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Madden: Blaming umpire for loss bad move

Saturday, May 31, 2003

Many dreams come true, and some have silver linings. I live for my dream, and refreshing sports notes, too.

First-base umpire Bill Hohn made a bad call that basically gave the Cubs three runs in the Pirates' 5-4 loss Wednesday at Chicago. But teams of character overcome bad calls. The Pirates, meanwhile, specialize in blowing late-inning leads. Hohn's call came in the second inning. The Pirates still had seven innings to play.

Manager Lloyd McClendon got ejected for arguing that call. My question is -- and always has been -- what good does a manager do by making a scene and getting tossed? Has a manager ever succeeded in convincing an umpire to change his call? No. Do such histrionics inspire a team to play better? Rarely, and certainly not Wednesday. A lot of players in McClendon's clubhouse have been more responsible for losing games than Hohn was. It would be more logical to yell at them. Even more, I mean.

Maybe McClendon should have chewed himself out after the game Wednesday. He sat Kenny Lofton, his hottest hitter, with the Pirates trying to finish a sweep at division-leading Chicago. Then, with two on and two out in the ninth, Lofton stayed on the bench as light-hitting Abraham Nunez grounded out to end the game. Lofton was supposedly "exhausted," but one at-bat probably wouldn't have necessitated an IV. McClendon obviously was protecting Lofton's 25-game hitting streak. A hitting streak more important than a winning streak? I don't think so.

The idea of Lofton needing a day off, especially before an off day for the entire team, is ludicrous. He plays baseball. In the real world, playing baseball is a day off.

I'm writing this column before the Pirates' game at St. Louis last night, but even if Lofton did get a hit, I don't think he's going to catch Joe DiMaggio. So why bother protecting Lofton's streak?

McClendon's biggest flaw as a manager is that he adheres to the old baseball cliche, "It's a long season." For McClendon, it's a short season. And it's getting shorter every day. He should be starting his best eight players until they drop. That's what is best for the team and what is best for McClendon's employment prospects. How the players feel shouldn't figure into it at all. They're employees, right?

If Lofton is "exhausted" in May, how's he going to feel in August?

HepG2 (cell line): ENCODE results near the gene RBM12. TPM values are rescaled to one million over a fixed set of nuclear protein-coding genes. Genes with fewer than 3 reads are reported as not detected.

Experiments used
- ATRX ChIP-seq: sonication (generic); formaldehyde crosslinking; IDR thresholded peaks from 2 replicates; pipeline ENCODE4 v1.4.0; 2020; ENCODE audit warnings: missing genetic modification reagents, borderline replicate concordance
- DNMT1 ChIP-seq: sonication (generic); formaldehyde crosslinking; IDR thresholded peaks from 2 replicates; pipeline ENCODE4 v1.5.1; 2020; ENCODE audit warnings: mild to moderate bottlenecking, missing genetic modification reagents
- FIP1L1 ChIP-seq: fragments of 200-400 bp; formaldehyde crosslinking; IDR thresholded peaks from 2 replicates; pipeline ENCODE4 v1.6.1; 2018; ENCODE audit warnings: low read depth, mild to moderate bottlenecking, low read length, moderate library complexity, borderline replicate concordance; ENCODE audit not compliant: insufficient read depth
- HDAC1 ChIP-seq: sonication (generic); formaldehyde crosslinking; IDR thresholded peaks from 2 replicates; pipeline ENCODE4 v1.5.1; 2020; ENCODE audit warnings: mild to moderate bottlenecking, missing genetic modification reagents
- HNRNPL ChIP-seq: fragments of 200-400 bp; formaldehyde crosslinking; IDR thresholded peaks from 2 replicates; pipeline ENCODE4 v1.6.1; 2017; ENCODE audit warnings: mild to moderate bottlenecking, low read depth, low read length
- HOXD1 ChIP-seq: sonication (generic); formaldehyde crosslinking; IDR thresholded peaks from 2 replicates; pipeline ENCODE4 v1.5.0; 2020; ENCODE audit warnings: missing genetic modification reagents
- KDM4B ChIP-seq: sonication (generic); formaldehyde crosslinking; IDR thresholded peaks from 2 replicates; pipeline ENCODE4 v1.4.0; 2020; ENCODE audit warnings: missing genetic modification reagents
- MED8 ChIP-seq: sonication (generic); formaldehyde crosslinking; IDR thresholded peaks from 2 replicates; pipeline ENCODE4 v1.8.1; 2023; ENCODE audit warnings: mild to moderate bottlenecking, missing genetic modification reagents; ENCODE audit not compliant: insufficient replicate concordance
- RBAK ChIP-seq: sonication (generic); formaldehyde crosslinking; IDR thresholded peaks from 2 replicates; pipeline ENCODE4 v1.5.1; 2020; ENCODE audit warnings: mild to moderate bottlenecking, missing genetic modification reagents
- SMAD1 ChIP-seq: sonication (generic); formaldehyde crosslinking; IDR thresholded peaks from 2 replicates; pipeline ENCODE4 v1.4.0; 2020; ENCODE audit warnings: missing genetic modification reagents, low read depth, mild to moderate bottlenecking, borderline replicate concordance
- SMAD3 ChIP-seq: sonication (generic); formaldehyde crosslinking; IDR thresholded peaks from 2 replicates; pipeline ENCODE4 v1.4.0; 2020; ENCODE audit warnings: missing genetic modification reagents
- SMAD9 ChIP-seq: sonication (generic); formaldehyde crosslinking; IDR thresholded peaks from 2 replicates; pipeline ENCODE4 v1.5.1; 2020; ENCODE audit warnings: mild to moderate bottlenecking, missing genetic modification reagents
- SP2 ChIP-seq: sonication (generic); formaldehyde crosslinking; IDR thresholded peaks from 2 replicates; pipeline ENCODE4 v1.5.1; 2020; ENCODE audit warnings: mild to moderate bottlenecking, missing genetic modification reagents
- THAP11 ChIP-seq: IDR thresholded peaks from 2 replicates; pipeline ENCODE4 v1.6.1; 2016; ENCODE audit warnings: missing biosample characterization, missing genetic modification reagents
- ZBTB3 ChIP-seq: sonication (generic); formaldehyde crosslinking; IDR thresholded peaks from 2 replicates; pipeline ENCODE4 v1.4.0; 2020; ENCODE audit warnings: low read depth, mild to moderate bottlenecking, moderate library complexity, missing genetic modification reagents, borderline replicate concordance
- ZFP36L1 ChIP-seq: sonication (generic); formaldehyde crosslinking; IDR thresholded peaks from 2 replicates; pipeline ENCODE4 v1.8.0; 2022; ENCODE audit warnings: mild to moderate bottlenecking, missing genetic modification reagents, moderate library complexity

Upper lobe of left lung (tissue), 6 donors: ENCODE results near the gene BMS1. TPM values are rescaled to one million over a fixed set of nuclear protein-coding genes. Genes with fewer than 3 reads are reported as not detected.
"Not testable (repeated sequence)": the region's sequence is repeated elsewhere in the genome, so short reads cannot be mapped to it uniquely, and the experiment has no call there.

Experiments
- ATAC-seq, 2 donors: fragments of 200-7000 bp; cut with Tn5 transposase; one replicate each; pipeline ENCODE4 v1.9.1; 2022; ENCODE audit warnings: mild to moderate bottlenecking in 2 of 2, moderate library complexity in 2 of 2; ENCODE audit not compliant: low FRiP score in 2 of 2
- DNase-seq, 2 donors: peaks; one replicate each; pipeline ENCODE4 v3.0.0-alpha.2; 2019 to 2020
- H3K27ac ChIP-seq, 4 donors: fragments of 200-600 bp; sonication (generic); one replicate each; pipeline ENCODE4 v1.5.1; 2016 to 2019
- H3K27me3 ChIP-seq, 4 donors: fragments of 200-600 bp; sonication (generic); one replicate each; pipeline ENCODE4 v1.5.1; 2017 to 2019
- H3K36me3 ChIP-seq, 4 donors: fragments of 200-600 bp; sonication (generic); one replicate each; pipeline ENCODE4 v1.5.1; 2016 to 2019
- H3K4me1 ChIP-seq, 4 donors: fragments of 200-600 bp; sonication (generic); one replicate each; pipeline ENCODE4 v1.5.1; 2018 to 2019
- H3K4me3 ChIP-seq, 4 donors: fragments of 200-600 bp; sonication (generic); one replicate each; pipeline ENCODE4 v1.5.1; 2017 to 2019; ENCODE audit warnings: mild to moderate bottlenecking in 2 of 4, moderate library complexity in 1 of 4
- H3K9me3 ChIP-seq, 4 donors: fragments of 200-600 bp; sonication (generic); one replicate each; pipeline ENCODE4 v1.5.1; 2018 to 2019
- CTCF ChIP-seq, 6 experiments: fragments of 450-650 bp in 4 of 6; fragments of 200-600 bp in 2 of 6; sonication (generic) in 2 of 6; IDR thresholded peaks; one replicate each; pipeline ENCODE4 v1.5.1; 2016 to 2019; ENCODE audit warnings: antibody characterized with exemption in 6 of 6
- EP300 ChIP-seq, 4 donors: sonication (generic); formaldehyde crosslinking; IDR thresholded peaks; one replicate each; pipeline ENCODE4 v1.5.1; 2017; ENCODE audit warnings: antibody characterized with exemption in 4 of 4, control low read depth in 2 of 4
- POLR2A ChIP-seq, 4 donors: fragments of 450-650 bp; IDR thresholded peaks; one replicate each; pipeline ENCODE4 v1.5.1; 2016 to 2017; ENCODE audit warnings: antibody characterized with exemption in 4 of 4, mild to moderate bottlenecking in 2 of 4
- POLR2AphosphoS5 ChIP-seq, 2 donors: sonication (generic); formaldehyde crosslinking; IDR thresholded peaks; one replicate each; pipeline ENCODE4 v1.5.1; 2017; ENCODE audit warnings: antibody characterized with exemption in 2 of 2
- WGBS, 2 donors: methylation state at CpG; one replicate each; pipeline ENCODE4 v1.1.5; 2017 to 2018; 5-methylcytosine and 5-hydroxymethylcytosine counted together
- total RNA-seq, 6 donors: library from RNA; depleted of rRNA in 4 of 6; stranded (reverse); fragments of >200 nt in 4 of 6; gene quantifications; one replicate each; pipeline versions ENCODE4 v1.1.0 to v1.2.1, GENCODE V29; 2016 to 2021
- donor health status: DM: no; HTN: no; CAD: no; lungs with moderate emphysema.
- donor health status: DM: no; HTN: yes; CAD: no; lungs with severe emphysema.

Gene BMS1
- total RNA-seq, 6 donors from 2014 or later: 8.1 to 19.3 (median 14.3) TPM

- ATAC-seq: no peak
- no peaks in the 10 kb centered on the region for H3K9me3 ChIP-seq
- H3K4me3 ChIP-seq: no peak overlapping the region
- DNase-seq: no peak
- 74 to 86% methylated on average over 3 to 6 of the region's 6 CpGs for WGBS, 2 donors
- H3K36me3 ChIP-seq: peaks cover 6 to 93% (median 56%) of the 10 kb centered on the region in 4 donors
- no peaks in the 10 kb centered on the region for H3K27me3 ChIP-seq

There's a semipro baseball loop in Pittsburgh called the Federation League. A good Federation League team could beat the Washington Wild Things. Guys who play independent Class A baseball are just Federation League-caliber players who can't find legitimate day jobs.

If you want a "fun night out at the ballpark," the Wild Things aren't your best bet. The Pirates still are. At least it's legitimate pro baseball played at a high level. The Altoona Curve, however, is a solid alternative. The Pirates' Class AA team features tomorrow's Pirates today, including pitching phenom John VanBenschoten.

I once coached against Patrick Roy. Seriously. Roy used to play defense for a dekhockey team he organized in his hometown, Quebec City, and the team traveled to play in summer tournaments in the late 1980s and early '90s. Roy's team had several NHL players on it. Roy was just as passionate on the dek as he was on the ice, and he enjoyed mingling with the lowly opposition before and after games. No airs, no conceit. No. 33 was just another dekhockey player. And the greatest goalie in NHL history.

Former New Jersey Devils bench boss Larry Robinson will want more than the Penguins can afford to pay a head coach. Anyway, I always question whether a former superstar like Robinson has the patience and teaching skills to oversee a rebuilding process.

There's a rumor the Penguins will trade their first-round pick (third overall) and a player to Florida for the first pick overall, then use that pick to draft Quebec Major Junior Hockey League hotshot goalie Marc-Andre Fleury. That wouldn't be a bad move. A franchise goalie can enable a low-budget team to make the playoffs consistently. The bad news: Fleury probably won't be ready to play in the NHL for at least two years. The worse news: It could be longer. The worst news: What if he stiffs?

On Thursday, the Penguins held a question-and-answer session with season-ticket holders where virtually no questions were answered. So much for the idea of General Manager Craig Patrick losing power within the organization. But, hey ... there's nothing wrong with free beer.

Mike Tyson doesn't fade away for one reason: Because the public won't let him. People still want to see him fight on pay-per-view, and when Tyson makes an outrageous statement about wanting to rape Desiree Washington again, the fire only gets stoked. Tyson is everybody's real-life bogeyman. He's the car wreck everybody slows down to watch. Me, too.

I believe that Tyson believes he didn't rape Washington in 1991. From his standpoint, it was just sex. Animals, you see, have no sense of morality.

Mark Madden is the host of a sports talk show from 3 to 7 p.m. weekdays on WEAE-AM (1250).

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